The fi rst series LeBaron of the early 1980s was endowed with a rather uninspiring boxy styling. Between 1983-1986 a convertible coupe was available in Town & Country guise with plastic woodie side panels, and a Mark Cross edition that was effectively a leather interior trim option. The second series front wheel drive LeBaron GTC was launched in 1987 and the J-Bodied convertible was a huge improvement on its predecessor. An adequate if not electrifying performer, the LeBaron was powered by a 2.2 litre fourcylinder turbocharged engine rated at 146bhp, coupled to a fi ve-speed manual transmission with automatic being an option. More power was available from the 2.2-litre engine from 1989 and output rose to 174bhp. All round disc brakes ensured the utmost effi ciency in the retardation department. The droop snoot styled frontal aspect included concealed headlamps and at the rear was a full width light panel. While the LeBaron may look more European than USA from the outside, the interior was fully loaded and featured a good many bells and whistles normally associated with much more upmarket luxury cars, while the laceyspoke alloy wheels completed the excellent all round exterior aesthetic appeal. There was also a GTC limited edition convertible offered in 1988 with 2754 produced. It was a derivative of the J-Bodied coupe and all cars were fi nished in white, including the wheelsand most of the body trim. The LeBaron continued in production asa convertible up until 1993 but by now was powered by a Mitsubishi V6 engine. Though low on kudos, nevertheless the LeBaron represents a good performing and handling compact rag top with economy in mind too.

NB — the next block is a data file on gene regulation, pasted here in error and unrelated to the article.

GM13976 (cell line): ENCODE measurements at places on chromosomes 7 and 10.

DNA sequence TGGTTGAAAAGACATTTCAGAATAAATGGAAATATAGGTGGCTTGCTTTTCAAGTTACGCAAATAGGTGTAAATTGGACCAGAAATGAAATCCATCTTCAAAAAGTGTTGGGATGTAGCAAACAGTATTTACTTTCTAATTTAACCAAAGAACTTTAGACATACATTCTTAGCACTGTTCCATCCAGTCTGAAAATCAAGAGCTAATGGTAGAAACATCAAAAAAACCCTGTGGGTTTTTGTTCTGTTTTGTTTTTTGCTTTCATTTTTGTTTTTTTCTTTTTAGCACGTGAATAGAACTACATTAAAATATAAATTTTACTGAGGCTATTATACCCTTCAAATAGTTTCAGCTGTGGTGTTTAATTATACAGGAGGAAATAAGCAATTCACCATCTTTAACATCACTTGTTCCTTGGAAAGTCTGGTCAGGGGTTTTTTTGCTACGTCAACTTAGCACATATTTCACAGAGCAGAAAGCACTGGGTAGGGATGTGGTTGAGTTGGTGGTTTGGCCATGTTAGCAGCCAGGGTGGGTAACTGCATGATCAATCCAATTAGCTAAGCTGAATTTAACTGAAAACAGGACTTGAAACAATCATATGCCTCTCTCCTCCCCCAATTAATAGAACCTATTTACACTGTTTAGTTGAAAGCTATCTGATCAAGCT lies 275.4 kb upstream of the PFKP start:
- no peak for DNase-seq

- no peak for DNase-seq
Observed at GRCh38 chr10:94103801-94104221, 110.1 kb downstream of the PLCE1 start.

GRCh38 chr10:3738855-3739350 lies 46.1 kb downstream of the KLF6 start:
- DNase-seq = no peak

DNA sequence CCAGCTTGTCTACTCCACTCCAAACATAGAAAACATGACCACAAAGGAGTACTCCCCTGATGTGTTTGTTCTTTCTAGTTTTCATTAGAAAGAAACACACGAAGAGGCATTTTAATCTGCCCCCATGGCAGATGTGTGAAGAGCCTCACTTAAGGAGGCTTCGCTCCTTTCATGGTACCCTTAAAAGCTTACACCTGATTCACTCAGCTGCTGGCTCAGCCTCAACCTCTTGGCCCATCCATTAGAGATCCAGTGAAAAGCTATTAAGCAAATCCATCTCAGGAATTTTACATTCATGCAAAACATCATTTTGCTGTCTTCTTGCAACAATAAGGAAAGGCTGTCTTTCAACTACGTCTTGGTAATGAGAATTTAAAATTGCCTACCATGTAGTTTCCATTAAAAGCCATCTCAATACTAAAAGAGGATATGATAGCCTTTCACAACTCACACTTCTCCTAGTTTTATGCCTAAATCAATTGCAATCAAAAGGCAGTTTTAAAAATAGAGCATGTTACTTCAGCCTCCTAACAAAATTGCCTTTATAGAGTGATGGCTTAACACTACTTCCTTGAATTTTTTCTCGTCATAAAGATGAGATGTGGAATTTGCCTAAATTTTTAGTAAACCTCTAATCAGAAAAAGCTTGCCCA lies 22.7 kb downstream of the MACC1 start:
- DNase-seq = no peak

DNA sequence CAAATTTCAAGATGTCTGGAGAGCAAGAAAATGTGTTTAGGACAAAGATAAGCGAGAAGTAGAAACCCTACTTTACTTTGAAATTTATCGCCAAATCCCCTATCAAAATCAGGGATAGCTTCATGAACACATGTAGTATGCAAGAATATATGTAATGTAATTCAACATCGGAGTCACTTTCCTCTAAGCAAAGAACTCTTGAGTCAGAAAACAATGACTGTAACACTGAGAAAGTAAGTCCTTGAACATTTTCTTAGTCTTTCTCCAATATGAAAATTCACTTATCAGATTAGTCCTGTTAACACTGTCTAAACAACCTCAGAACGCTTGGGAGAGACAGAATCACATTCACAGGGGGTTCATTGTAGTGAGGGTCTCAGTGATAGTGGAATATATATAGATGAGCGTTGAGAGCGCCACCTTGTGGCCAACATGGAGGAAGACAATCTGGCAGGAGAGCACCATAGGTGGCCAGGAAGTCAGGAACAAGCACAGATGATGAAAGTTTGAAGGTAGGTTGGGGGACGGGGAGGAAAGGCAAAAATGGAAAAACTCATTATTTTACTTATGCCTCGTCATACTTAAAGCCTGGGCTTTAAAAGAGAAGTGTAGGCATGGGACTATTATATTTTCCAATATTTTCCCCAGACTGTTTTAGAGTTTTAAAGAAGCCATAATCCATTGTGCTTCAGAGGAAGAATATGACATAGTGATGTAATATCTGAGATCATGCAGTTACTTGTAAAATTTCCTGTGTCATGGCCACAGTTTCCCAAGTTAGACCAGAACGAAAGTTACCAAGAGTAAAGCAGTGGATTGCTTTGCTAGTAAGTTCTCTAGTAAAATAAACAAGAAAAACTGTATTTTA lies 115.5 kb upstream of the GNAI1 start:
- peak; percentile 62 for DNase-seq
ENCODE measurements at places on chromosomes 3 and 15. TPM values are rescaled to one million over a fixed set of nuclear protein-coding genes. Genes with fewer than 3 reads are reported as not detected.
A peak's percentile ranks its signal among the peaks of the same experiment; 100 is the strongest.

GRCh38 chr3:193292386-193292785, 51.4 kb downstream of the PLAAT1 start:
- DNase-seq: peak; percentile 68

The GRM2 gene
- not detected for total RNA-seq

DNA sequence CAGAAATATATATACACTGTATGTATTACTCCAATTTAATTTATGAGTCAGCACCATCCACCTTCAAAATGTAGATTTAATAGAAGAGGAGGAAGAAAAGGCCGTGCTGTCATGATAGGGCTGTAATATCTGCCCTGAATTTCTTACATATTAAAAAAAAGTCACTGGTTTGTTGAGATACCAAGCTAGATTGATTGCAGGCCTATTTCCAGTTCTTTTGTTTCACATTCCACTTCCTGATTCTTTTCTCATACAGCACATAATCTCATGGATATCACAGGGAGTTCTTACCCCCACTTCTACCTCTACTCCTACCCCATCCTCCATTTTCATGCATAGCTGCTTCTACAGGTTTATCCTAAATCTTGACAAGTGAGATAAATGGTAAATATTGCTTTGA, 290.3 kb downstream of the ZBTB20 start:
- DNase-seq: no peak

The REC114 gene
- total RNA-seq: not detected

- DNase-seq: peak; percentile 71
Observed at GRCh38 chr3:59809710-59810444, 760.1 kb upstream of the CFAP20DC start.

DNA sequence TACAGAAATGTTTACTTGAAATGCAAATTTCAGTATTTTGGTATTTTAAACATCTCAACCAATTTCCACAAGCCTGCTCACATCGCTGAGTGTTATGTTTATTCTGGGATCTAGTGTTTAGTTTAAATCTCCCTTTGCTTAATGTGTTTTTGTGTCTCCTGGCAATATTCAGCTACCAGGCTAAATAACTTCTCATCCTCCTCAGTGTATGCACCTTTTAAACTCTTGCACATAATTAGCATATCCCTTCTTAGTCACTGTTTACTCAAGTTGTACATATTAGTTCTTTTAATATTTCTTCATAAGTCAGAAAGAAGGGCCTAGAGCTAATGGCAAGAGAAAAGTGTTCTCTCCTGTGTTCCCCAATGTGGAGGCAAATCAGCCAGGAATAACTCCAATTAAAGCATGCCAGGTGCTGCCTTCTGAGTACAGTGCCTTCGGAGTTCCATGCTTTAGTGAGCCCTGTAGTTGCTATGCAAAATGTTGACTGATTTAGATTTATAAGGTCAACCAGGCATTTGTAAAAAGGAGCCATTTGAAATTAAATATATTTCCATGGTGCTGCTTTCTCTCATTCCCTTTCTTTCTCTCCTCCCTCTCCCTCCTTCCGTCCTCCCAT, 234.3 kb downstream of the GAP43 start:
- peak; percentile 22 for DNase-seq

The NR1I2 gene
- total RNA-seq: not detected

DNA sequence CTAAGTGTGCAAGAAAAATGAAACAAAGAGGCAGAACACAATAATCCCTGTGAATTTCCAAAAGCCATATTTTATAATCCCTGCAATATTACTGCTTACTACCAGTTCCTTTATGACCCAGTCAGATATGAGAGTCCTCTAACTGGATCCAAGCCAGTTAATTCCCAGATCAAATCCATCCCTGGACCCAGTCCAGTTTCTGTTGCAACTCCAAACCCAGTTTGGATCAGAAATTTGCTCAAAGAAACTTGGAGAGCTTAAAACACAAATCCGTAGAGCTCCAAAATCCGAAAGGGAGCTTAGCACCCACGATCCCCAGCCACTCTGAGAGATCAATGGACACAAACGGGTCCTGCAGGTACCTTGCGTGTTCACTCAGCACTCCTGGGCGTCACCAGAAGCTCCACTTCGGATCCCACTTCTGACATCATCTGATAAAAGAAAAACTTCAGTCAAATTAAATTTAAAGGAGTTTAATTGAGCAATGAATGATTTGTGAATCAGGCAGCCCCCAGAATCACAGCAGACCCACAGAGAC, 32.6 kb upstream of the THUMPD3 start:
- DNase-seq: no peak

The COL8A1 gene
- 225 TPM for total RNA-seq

Chevrolet Bel-Air convertibles 1955 – 1957 can command £35,000-£50,000 depending on condition and history. It may be possible to pick up a straight-six Mustang convertible for less than £20,000, but any V8 model will be £20,000-£30,000. Dodge Challengers range from £20,000-£30,000 depending on condition and engine option, though a Hemi would easily top $1 million! The least expensive convertible in our quartet is the LeBaron at £2500-£4000.


For maximum kudos and desirability the Tri-Chevy Bel-Air convertible remains at the top of most enthusiasts list of must have cars, hence the high price they can command. One of the most collectable of all classic Chevrolets. For aesthetic appeal and purity in design and styling, then the 1964-1966 Mustang convertible scores high with followers of all that’s best from the Blue Oval stable. Also a very practical car to own, with excellent replacement parts backup, club support and ease of garaging at home. For devotees of Mopar Muscle who like wind in the hair motoring, what could be fi ner than the Dodge Challenger convertible? Low production fi gures mean exclusivity, and good club support from the Mopar Muscle Association. While the LeBaron convertible maybe the least collectable of our quartet, it’s also the most affordable and makes for a fi ne example of a ‘cooking’ starter Yank, perhaps to test the water in American car ownership, or maybe even as a second car?